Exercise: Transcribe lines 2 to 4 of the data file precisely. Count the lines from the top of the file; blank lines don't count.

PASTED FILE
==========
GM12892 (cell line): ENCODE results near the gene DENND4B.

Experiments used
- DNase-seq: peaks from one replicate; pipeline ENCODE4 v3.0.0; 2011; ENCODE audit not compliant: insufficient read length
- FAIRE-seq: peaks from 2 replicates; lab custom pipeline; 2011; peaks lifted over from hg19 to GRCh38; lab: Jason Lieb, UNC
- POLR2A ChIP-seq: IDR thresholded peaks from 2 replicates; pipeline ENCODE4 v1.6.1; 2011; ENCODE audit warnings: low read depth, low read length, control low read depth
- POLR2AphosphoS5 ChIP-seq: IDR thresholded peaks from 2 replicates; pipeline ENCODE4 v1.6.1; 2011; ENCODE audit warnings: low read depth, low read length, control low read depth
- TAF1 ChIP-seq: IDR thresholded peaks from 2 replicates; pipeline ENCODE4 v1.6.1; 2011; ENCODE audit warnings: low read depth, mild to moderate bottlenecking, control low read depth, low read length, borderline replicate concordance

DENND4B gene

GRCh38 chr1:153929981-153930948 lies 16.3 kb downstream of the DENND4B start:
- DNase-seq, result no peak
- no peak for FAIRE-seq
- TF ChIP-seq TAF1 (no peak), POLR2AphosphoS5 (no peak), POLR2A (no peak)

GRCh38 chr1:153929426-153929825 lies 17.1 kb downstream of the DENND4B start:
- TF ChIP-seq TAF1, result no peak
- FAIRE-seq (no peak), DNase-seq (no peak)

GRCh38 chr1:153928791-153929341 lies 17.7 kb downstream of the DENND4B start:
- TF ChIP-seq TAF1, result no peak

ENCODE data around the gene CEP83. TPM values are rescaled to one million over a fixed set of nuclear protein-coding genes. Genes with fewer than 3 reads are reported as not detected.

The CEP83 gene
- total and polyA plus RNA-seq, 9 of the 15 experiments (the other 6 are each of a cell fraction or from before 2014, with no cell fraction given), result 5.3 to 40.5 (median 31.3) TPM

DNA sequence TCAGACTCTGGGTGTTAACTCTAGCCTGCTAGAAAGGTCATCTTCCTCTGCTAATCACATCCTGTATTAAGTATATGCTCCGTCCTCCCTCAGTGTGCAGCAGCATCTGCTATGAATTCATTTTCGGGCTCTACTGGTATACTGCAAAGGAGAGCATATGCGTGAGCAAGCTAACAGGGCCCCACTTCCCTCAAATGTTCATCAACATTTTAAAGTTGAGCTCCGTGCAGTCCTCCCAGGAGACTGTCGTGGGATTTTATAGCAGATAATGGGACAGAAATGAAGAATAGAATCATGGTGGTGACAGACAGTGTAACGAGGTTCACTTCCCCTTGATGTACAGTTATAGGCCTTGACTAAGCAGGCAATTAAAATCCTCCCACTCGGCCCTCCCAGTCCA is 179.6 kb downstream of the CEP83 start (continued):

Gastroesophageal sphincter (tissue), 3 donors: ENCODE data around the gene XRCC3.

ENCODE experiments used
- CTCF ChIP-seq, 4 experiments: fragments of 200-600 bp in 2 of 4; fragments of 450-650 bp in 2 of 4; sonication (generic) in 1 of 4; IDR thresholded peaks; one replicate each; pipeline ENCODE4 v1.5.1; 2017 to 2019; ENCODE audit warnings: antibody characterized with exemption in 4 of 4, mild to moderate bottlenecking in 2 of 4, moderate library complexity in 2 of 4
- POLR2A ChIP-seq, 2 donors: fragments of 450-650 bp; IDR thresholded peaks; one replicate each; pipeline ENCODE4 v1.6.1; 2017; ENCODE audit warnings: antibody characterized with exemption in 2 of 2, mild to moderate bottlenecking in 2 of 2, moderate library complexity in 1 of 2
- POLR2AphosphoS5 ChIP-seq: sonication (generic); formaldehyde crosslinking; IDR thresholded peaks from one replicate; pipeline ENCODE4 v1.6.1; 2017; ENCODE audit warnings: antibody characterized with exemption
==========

Experiments used
- DNase-seq: peaks from one replicate; pipeline ENCODE4 v3.0.0; 2011; ENCODE audit not compliant: insufficient read length
- FAIRE-seq: peaks from 2 replicates; lab custom pipeline; 2011; peaks lifted over from hg19 to GRCh38; lab: Jason Lieb, UNC